Your quote does not appear in the majority opinion so you representing that quote as appearing in the "5 to 4 decision of the Supreme Court" is not legitimate.

The sentiment could be said to be evident in the majority opinion but you not quoting what was actually stated and omitting what the sentiment is actually referring to, is borderline dishonest:

.........................
"Justice Stevens relies on the drafting history of the Second Amendment —the various proposals in the state conventions and the debates in Congress. It is dubious to rely on such history to interpret a text that was widely understood to codify a pre-existing right, rather than to fashion a new one. But even assuming that this legislative history is relevant, Justice Stevens flatly misreads the historical record."

DC v Heller
........................

Scalia isn't saying that an examination of the debate / drafting history is dubious; he's saying that reliance on that drafting history to formulate an opinion at odds with fundamental rights theory, is dubious. To argue that the framers only intended to secure a "militia right" means that the inherent / pre-existing right theory must be discarded.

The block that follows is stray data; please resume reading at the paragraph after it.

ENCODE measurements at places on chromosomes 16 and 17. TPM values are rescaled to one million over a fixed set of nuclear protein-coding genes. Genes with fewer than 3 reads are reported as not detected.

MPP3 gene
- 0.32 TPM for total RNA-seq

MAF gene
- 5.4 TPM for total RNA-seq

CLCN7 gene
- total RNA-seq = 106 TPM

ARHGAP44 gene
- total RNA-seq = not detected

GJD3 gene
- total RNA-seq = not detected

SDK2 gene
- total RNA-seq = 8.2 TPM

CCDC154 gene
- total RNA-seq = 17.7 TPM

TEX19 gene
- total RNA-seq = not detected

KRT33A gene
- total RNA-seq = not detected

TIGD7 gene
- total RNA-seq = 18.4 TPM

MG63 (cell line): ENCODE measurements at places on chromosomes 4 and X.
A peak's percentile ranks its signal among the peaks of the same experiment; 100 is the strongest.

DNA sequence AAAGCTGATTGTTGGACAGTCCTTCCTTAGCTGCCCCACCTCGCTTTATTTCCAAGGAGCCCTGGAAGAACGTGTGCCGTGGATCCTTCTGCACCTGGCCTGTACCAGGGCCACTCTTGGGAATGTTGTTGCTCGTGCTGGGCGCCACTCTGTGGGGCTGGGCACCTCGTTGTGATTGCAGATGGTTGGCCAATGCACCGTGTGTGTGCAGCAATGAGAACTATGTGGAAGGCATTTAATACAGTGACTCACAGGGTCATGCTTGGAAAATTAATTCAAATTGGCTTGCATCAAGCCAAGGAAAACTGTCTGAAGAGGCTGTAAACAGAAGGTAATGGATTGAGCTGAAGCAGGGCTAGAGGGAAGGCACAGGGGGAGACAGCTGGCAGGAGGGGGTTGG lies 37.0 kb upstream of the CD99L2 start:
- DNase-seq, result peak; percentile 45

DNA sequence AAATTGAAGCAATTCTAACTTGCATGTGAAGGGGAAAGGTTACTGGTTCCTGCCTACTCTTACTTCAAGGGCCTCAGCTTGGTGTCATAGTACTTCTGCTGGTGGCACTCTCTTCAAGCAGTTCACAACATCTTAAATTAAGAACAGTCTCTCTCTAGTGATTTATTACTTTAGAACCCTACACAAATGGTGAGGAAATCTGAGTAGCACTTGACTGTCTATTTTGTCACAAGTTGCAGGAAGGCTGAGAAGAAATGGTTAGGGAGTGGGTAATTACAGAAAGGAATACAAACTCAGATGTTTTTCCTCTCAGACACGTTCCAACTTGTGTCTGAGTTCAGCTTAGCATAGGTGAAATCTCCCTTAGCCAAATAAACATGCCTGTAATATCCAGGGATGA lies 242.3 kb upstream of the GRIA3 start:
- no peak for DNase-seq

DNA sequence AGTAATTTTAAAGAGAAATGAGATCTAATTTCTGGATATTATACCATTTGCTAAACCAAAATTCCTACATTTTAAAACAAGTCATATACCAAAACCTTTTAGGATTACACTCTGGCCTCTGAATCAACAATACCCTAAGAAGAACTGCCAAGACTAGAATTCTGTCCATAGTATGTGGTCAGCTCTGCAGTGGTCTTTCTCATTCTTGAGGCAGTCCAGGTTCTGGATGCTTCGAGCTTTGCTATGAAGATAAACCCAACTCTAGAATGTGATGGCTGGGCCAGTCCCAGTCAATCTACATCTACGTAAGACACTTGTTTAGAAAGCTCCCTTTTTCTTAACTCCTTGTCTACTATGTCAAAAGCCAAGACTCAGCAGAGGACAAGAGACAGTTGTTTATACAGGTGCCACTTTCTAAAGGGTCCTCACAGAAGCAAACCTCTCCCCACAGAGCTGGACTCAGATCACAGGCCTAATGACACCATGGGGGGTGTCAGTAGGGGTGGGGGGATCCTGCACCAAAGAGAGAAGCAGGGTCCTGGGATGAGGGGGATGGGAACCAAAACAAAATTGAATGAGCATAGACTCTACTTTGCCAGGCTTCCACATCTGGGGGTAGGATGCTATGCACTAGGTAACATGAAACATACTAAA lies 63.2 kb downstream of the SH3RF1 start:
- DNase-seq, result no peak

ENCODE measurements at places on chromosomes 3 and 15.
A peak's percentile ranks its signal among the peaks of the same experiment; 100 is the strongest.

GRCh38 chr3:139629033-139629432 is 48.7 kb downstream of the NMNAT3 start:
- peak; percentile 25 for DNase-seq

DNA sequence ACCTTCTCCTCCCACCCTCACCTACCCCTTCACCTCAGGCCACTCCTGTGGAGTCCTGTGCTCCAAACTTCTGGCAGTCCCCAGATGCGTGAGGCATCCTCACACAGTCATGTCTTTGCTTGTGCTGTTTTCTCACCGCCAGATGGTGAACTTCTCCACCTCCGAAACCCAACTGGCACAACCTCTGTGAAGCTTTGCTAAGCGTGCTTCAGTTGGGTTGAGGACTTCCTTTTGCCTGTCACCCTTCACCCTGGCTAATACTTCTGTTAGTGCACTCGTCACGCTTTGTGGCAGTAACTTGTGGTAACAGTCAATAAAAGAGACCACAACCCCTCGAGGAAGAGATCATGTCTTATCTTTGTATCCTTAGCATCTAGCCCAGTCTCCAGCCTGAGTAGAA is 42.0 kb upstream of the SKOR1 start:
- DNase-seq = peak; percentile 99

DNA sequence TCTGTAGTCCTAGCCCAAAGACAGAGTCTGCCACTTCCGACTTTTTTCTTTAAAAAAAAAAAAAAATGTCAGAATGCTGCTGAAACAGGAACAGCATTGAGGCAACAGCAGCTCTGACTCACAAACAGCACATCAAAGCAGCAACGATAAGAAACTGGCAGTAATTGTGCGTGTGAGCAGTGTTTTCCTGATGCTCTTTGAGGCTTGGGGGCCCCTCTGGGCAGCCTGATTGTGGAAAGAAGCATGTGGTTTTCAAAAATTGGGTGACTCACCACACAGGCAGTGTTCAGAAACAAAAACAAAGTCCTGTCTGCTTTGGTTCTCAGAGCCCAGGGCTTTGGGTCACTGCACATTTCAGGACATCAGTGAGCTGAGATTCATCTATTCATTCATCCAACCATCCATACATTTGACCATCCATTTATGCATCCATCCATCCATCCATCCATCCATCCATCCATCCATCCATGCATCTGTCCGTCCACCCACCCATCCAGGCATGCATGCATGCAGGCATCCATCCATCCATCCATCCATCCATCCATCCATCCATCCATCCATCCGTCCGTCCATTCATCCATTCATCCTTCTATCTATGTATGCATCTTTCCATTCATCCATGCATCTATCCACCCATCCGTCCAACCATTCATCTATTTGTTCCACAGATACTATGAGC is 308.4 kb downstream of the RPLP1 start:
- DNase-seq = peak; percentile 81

Quote:
Originally Posted by djmilf View Post
In the majority opinion, Justice Scalia based the individual right to keep and bear arms upon his parsing of the wording of the 2nd Amendment but more significantly upon earlier English Common Law and later state constitutions.
Wrong. The majority re-re-re-affirmed the individual right model and invalidated the 20th Century "state's right" / "militia right" / "collective right" perversions because: